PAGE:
That’s because of an agreement announced Thursday between Nationwide Retirement Solutions and Morningstar Associates, LLC to make available the Morningstar ClearFuture advice program to 8,200 public sector plans covering 1.5 million participants, the companies said.
Under the agreement, participant access to Morningstar ClearFuture will be free. John Rekenthaler, Morningstar president of online advice, told PLANSPONSOR.com that the basic product gives general asset allocation information down to percentages to be invested in different asset classes.
Participants can get an enhanced version of Morningstar ClearFuture for an additional charge to be negotiated on a plan-specific basis. Rekenthaler said the enhanced version provides more precise allocations to specific recommended funds in the person’s plan.
Nationwide will couple Morningstar ClearFuture with new educational materials and customer service support.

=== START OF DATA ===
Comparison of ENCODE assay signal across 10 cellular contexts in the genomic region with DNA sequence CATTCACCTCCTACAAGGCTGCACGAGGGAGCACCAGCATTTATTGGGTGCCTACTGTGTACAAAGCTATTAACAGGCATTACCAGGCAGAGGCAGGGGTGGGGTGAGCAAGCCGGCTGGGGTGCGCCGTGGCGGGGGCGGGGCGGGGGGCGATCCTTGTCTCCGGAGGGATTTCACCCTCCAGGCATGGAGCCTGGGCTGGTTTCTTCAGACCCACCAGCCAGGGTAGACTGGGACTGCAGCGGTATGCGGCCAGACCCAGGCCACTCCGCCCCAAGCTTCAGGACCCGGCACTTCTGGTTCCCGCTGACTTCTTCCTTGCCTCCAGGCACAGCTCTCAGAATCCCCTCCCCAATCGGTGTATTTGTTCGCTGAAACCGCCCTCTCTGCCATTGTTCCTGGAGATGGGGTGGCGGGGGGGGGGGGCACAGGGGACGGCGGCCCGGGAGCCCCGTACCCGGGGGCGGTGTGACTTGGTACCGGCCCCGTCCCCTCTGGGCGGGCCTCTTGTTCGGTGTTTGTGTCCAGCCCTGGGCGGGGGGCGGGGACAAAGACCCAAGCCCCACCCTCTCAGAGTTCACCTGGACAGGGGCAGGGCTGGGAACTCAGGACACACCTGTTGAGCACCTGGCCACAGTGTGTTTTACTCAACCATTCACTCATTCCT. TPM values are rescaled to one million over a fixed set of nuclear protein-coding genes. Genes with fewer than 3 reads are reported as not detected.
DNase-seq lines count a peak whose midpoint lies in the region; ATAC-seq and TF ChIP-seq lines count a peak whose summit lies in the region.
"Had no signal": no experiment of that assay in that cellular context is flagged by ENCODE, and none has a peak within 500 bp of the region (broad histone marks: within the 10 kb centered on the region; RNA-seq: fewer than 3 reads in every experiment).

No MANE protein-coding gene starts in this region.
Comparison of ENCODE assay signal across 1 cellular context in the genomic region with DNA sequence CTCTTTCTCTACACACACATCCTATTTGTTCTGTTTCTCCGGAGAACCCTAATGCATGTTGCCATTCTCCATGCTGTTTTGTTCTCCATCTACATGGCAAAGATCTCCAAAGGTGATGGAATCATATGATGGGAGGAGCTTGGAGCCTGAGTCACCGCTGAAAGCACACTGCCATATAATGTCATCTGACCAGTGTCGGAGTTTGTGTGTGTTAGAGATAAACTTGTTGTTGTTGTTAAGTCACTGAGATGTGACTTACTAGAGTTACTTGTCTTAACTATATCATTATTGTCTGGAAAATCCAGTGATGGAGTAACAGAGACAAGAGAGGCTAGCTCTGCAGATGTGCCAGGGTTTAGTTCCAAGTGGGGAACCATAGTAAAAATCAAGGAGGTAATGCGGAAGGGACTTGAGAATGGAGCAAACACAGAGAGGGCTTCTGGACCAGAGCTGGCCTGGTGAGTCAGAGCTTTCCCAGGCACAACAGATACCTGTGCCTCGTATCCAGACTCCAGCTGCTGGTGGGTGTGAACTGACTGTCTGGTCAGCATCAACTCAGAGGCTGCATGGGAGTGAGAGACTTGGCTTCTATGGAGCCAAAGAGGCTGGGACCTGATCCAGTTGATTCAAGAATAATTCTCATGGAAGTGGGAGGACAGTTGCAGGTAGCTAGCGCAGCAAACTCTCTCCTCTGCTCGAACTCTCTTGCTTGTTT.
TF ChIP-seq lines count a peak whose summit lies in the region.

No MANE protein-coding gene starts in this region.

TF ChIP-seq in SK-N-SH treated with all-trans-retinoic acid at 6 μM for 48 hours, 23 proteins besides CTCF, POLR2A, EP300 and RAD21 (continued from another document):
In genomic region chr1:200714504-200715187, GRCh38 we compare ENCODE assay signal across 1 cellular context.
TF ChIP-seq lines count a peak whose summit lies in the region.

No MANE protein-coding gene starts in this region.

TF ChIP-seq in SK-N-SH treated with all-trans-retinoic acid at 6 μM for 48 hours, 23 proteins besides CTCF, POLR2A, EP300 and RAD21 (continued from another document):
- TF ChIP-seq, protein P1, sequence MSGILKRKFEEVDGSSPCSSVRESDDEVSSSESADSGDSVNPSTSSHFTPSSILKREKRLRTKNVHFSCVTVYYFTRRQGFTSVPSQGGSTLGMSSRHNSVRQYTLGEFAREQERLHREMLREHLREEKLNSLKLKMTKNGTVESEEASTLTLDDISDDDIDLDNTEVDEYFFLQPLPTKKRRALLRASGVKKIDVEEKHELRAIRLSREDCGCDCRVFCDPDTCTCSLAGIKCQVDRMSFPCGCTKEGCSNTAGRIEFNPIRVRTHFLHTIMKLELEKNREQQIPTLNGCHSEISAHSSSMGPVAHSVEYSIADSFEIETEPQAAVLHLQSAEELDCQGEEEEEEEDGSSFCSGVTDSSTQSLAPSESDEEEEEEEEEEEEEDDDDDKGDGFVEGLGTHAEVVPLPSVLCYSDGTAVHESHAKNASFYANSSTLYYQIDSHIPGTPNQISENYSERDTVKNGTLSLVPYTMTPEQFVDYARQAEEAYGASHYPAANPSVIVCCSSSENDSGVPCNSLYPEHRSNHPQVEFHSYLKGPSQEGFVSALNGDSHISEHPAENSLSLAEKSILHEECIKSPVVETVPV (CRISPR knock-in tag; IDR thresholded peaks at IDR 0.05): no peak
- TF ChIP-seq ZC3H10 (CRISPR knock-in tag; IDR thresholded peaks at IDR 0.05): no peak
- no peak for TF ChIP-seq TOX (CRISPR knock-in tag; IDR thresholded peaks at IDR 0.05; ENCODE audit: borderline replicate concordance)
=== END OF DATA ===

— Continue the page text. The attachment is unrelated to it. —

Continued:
Under Thursday’s deal, Nationwide will pay Morningstar a flat access fee so participants don’t have to pay for the basic product. Rekenthaler and Karen Eisenbach, senior vice president for marketing and education for Nationwide Retirement Solutions, declined to disclose the fee amount in a PLANSPONSOR.com interview.
ClearFuture also provides participants with access to Morningstar’s:
- research Lab, which reports on specific investment options and quarterly reports to provide more in-depth investment information
- the Learning Station, which features articles and interactive tools.
Eisenbach said there were few differences between an advice product for a private plan and one for a public plan.
“When you look at the public sector, there isn’t a difference in tools, there is a difference in access,” she told PLANSPONSOR.com . “There are probably fewer than 50 (public funds) that have offered advice in this market to this level.”
But Eisenbach isn’t convinced that the usage rate is really that low. She said the Morningstar partnership may help both companies demonstrate how many participants sign up for the program because the companies can precisely measure usage rates.
For example, if a participant bails out before completing the interactive portion, the program measures how far they got.
“Everybody says there’s a 20% usage rate (of advice products), but it is not widespread enough to get a real sense,” Eisenbach said.
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